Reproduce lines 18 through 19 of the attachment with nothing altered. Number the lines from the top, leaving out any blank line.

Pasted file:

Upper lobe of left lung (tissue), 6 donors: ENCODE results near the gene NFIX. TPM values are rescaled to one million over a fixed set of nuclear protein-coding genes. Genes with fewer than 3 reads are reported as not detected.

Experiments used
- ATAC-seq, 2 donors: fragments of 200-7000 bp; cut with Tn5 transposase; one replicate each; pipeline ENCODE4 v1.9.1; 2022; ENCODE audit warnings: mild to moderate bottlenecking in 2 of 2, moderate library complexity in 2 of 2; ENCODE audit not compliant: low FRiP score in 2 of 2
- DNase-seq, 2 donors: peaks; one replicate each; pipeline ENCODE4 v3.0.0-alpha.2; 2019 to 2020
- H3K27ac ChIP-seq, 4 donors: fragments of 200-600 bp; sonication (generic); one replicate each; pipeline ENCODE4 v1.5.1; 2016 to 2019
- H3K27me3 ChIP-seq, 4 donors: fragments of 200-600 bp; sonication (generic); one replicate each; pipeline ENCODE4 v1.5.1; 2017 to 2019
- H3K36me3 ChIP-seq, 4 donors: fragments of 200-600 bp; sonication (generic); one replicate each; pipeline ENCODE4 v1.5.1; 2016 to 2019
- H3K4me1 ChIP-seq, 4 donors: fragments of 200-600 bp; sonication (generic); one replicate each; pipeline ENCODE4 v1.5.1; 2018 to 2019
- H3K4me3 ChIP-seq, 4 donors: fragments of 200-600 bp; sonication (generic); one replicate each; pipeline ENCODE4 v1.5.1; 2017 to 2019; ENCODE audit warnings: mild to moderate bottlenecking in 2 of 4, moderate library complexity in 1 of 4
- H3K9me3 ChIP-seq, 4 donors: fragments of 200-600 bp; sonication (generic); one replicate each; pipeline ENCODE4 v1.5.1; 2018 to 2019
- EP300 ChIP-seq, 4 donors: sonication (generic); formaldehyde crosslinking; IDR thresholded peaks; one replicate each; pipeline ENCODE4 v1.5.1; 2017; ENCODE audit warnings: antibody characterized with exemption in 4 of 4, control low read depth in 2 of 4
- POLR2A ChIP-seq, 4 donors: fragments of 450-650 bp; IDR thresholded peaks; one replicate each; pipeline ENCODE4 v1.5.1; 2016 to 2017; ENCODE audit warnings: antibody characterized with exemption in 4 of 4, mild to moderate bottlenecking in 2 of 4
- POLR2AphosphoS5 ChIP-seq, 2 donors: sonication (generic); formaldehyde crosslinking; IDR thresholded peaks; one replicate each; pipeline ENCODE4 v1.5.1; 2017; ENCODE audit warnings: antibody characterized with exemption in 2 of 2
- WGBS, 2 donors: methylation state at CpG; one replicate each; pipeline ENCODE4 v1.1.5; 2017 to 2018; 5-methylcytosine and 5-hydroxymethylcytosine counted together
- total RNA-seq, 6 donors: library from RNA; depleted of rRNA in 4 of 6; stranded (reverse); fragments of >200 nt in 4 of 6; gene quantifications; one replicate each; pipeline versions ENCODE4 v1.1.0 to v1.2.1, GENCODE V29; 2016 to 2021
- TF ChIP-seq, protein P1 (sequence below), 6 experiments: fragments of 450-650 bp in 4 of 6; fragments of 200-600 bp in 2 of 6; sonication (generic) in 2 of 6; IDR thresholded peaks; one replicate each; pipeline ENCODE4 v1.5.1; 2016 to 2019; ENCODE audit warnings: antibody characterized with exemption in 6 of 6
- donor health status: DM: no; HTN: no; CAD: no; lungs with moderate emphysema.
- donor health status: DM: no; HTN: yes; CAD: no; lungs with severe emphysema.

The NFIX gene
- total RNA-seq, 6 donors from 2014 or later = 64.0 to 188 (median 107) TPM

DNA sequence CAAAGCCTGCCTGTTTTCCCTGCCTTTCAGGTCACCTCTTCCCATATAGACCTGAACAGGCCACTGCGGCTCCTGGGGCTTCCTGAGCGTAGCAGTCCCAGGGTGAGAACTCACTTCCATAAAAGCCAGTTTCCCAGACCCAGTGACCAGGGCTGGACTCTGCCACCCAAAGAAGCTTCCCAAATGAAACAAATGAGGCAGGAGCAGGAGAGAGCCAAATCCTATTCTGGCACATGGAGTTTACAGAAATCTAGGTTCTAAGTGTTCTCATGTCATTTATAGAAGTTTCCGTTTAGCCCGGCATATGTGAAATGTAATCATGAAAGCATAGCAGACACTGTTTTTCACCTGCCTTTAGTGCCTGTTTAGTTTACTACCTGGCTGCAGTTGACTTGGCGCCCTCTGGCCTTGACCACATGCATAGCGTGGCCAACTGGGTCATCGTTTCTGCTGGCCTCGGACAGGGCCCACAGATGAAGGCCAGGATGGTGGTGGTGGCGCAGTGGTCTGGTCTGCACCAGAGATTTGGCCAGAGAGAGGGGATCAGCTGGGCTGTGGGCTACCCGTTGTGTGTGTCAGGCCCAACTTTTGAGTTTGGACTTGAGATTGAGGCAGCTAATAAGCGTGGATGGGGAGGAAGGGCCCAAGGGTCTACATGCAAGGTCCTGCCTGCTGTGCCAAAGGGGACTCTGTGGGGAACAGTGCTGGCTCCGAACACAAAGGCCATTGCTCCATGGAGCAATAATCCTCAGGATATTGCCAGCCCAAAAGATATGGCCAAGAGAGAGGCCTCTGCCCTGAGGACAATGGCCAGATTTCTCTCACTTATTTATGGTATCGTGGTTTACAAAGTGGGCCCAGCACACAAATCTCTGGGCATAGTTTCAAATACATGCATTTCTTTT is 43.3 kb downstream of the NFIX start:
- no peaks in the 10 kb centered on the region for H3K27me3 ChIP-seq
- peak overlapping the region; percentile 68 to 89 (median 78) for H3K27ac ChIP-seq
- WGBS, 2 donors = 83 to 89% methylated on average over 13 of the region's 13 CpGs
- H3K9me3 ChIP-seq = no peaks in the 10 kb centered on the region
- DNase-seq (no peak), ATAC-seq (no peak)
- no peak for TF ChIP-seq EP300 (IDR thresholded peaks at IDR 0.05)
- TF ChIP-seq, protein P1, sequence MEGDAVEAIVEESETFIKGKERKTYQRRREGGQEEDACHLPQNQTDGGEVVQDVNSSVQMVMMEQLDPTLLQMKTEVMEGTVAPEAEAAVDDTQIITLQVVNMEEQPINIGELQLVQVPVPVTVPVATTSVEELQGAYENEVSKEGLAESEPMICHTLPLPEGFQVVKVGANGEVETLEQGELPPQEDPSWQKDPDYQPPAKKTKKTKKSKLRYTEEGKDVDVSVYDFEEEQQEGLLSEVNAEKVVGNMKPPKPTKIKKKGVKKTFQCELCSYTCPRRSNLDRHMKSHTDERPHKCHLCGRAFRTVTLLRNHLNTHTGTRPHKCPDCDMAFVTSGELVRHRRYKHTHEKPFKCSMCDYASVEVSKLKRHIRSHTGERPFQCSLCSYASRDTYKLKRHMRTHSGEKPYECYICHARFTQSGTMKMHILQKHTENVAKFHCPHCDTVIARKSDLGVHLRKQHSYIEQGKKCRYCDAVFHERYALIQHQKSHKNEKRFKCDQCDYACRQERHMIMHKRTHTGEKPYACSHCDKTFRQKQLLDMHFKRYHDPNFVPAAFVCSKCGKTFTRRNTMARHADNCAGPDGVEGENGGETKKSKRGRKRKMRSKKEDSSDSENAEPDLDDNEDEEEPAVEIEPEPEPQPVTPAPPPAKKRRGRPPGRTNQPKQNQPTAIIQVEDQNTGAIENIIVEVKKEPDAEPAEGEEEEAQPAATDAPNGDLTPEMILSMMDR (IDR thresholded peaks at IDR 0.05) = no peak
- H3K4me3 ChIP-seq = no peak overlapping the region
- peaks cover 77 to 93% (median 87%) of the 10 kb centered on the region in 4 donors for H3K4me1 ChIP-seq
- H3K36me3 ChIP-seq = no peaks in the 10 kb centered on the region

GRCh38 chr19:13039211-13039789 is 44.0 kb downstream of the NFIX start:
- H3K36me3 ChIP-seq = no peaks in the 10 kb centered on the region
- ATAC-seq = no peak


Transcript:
- donor health status: DM: no; HTN: yes; CAD: no; lungs with severe emphysema.

The NFIX gene